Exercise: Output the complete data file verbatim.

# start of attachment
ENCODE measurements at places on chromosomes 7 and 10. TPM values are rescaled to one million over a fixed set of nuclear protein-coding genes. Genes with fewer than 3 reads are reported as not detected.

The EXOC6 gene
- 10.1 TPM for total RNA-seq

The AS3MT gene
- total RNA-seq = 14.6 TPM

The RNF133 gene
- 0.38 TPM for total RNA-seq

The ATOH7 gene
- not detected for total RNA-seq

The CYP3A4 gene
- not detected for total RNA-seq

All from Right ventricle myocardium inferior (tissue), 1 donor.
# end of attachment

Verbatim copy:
ENCODE measurements at places on chromosomes 7 and 10. TPM values are rescaled to one million over a fixed set of nuclear protein-coding genes. Genes with fewer than 3 reads are reported as not detected.

The EXOC6 gene
- 10.1 TPM for total RNA-seq

The AS3MT gene
- total RNA-seq = 14.6 TPM

The RNF133 gene
- 0.38 TPM for total RNA-seq

The ATOH7 gene
- not detected for total RNA-seq

The CYP3A4 gene
- not detected for total RNA-seq

All from Right ventricle myocardium inferior (tissue), 1 donor.